StarTV to pay Rs 55 crore per IPL tie, Rs 12 crore more than India game
New Delhi: The Indian Premier League (IPL) today established itself as the costliest sporting property in the world of cricket when Star India bagged the five-year global broadcast and digital media rights deal of the tournament for a staggering Rs 16,347.5 crore.
In what could be termed as the biggest cricketing broadcast deal worldwide, Star outshone its nearest competitor Sony’s Rs 11,050-crore bid for 2018-2022 by making a consolidated offer for television and digital rights in seven categories.
The enormity of the mind-boggling deal could be gauged from the fact that the previous 10-year (2008-2017) IPL bid for broadcast rights–signed by Sony was for Rs 8,200 crore. Now, the BCCI stands to earn nearly double the amount in just five years. The BCCI will earn a whopping Rs 55 crore per IPL match, Rs 12 crore more than what Star has been paying the board for televising the Indian cricket team’s matches (Rs 43 crore).
To put it simply, the IPL has become more expensive than an international cricket match involving India. At present, IPL is, by far, the costliest product when compared to media rights sold for international matches involving English, Australian and Indian cricket as a whole.
Not just that, IPL is also the fifth most expensive global league, behind America’s Major League Baseball (MLB), National Football League (NFL) and NBA and English Premier League (EPL).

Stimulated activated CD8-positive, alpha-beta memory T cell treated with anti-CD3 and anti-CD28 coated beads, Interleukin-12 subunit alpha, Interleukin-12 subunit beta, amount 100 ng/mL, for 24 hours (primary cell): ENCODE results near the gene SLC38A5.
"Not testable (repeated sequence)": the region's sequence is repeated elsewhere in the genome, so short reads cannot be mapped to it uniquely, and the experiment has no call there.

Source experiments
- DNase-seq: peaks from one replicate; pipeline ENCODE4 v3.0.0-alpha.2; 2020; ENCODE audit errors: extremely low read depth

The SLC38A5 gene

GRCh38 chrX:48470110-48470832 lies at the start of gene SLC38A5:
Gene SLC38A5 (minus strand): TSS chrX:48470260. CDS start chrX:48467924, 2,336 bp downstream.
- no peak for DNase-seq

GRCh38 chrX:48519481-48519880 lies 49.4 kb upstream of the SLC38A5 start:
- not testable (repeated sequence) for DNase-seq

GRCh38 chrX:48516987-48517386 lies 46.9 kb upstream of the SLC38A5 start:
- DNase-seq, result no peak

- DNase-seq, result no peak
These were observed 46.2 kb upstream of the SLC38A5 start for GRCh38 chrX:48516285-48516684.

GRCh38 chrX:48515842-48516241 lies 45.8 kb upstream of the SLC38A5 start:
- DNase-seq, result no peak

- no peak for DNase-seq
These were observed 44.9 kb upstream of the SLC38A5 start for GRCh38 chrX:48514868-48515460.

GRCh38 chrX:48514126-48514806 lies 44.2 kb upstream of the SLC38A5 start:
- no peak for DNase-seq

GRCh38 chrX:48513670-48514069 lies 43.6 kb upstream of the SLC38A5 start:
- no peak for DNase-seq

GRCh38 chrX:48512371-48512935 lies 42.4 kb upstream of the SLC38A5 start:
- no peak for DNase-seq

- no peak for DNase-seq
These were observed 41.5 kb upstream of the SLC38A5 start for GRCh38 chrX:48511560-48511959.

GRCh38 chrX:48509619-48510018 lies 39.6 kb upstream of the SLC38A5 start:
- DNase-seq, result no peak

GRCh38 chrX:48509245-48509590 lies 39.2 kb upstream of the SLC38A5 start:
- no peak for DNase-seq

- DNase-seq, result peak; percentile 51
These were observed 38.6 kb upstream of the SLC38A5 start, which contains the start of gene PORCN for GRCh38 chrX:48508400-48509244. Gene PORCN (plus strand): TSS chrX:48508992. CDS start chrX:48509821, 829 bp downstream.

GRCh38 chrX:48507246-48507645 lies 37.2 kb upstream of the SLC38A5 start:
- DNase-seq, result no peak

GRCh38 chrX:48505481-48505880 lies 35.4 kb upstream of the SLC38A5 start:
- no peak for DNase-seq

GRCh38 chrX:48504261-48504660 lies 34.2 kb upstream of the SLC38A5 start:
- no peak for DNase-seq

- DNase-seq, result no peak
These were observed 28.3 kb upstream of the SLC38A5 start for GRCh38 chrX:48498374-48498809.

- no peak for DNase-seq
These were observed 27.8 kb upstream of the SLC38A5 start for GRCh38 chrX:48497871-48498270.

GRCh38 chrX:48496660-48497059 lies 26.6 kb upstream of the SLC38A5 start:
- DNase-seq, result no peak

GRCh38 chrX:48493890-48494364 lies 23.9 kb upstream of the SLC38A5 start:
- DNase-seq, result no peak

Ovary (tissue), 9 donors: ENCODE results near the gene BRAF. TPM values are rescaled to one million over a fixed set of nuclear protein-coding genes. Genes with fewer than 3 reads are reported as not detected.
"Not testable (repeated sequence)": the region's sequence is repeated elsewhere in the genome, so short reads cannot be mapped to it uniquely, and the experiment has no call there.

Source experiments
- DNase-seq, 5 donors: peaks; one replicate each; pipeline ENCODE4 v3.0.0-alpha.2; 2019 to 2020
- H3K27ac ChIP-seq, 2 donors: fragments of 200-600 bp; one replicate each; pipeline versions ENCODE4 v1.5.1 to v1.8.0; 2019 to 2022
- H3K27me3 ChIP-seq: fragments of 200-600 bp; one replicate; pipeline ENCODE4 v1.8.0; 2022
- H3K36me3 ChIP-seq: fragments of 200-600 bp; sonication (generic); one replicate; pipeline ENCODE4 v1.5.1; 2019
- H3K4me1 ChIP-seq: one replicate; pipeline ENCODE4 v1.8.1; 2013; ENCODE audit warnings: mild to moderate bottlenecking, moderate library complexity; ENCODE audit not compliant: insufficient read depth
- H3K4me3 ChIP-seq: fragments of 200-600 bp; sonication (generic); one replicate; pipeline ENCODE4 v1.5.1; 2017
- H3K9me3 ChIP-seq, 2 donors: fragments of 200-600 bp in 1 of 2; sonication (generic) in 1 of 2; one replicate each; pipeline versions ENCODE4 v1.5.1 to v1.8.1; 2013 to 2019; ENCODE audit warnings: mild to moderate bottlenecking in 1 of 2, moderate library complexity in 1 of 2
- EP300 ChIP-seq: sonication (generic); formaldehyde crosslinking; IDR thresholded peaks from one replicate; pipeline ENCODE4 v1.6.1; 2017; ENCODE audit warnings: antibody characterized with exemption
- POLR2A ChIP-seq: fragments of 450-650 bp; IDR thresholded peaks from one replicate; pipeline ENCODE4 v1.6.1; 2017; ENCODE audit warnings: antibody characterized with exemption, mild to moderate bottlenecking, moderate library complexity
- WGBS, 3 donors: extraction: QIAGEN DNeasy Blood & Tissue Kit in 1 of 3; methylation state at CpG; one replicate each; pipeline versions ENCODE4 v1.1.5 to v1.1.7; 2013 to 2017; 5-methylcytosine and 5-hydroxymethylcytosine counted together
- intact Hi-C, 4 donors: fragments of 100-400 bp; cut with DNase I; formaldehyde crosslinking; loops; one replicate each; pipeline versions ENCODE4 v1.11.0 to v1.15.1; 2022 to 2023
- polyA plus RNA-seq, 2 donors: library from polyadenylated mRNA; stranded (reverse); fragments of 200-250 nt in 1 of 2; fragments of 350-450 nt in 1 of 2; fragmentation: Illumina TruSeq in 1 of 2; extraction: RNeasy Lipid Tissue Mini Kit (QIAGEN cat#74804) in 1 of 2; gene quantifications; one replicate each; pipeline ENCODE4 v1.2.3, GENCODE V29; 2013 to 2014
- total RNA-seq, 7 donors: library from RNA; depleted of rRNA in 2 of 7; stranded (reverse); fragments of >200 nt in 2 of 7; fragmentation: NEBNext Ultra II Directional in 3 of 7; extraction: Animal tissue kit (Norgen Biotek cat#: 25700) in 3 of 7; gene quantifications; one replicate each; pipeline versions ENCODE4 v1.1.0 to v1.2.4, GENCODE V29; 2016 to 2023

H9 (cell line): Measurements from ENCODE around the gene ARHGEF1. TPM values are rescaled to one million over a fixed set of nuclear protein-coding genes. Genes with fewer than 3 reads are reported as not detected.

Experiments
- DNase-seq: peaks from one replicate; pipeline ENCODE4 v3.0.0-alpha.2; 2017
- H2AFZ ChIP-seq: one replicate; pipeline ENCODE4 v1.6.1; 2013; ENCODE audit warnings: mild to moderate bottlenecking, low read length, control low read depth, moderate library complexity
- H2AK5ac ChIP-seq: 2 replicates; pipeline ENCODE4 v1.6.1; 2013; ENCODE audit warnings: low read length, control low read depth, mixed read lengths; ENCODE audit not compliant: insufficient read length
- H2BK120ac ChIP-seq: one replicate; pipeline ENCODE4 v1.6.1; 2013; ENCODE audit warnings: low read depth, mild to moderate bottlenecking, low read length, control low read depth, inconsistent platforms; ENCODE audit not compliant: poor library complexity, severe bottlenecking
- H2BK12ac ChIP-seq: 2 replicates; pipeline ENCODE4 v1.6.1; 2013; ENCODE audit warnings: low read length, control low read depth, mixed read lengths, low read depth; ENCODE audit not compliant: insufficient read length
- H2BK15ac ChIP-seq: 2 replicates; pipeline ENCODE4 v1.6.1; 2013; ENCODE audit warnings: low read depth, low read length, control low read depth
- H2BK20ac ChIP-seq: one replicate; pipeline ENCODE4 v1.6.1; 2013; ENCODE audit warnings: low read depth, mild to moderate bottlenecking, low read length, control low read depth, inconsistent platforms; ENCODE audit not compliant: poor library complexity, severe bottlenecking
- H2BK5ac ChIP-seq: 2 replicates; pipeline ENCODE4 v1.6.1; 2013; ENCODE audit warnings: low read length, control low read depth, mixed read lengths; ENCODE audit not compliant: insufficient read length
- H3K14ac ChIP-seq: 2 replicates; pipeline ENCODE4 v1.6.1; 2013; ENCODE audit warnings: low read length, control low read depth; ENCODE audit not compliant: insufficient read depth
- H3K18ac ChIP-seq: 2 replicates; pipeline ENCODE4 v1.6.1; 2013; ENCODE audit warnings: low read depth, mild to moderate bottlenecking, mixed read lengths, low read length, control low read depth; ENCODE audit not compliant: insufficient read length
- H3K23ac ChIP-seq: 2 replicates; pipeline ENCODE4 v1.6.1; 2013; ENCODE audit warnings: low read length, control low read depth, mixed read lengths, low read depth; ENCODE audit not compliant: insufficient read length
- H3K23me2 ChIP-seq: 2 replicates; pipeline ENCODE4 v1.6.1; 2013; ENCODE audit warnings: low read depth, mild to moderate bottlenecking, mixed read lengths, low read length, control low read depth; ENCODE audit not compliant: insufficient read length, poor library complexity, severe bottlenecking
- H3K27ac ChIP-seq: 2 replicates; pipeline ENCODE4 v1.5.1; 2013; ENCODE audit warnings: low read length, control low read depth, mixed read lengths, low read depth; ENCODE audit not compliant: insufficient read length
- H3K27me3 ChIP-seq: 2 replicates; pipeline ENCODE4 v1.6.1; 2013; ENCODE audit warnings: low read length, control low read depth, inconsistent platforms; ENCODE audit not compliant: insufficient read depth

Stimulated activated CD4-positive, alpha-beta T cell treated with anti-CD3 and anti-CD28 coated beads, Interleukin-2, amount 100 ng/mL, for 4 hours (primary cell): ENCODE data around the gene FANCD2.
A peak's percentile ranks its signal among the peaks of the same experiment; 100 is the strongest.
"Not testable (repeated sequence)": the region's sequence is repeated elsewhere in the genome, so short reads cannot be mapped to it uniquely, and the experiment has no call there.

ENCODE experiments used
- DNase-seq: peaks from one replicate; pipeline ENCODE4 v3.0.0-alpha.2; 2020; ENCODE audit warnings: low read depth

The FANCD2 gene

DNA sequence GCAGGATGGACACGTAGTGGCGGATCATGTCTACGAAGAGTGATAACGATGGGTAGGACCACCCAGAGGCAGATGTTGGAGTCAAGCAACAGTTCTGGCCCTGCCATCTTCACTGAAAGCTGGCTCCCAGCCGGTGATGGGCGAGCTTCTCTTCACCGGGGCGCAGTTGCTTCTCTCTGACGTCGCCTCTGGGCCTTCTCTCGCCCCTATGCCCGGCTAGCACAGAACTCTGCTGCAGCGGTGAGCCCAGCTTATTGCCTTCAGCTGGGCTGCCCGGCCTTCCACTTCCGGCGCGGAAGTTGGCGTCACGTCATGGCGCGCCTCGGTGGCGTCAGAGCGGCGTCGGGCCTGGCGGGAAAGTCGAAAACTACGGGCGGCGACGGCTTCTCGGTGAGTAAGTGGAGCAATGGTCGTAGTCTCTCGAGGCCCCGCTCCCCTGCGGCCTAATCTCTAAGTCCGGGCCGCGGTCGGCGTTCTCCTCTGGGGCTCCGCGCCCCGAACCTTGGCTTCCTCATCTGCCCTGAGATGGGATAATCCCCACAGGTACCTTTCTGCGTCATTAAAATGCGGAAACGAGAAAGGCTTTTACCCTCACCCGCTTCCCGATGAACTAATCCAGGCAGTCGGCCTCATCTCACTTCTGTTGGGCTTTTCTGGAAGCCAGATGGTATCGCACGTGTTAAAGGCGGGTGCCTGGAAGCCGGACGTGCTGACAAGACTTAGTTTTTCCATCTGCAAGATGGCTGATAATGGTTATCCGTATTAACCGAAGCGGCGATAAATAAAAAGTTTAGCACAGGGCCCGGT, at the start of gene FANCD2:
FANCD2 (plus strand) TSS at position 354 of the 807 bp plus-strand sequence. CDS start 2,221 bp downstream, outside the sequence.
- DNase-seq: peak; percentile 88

Star’s winning bid has overall increased the broadcast rights value of the IPL by 158 per cent, as compared to the previous 10-year cycle. Star held the previous IPL digital rights for the three-year cycle (2015-17), having spent Rs 303 crore for live-streaming of matches on its digital platform, Hotstar.
Now, it has completed its monopoly of the Indian cricket, by winning both broadcast and digital media rights.
What ailed Sony’s equally ambitious bid was that it over-relied on the Indian market. It made a Rs 11,050- crore bid for the Indian television market only. Whereas, Star bid in all seven categories on offer — broadcast rights in India, digital rights in India, and combined broadcast and digital rights for the USA, Europe, Middle East, Africa and the rest of the world.
For the record, Star’s broadcast bid for the Indian market was nearly Rs 4,850 crore short of what Sony wished to offer — Sony’s singular bid was Rs 11,050 crore to Star’s Rs 6,196 crore. Also, Facebook came up with an eye-popping amount of Rs 3,900 crore for digital rights in India, while Airtel was ready to shell out 3,280 crore.
As compared to two bids, Star had only proposed to offer Rs 1,443 crore. Still, it pocketed the deal.
The reason being, it put out a single consolidated global bid of Rs 16,347.5 crore, and it was the only bidder to do so.
In the end, it turned out to be a masterstroke since, as per rules, if the consolidated global bid by an interested company/consortium happened to be greater than the sum total parts of every individual bid, then that consortium stands to win the rights. Accordingly, the sum total of other bids for broadcast and digital rights, excluding Star, was Rs 15,819.51 crore, which was Rs 500 crore less than Star’s consolidated bid. Twenty-four companies had bought the tender document, but only 14 bid at the event held in Mumbai.
Facebook offered $600 million to livestream IPL matches, but failed in its bid
In a ‘bold’ move to stream the Indian Premier League (IPL) cricket matches, Facebook placed a $600 million bid to secure five years’ digital distribution rights for the IPL.
However, Star India bagged the media rights for both TV and digital broadcast worth Rs 16,347.5 crore with a single consolidated bid worldwide during the auctions on Monday.
According to a ReCode report on Tuesday, the fact that Mark Zuckerberg was willing to put up that kind of money “is a big, bold declaration that the company will write real cheques in order to get its hands on must-see sports content”.
Facebook has been looking into more original content for its live video offering, including live sports.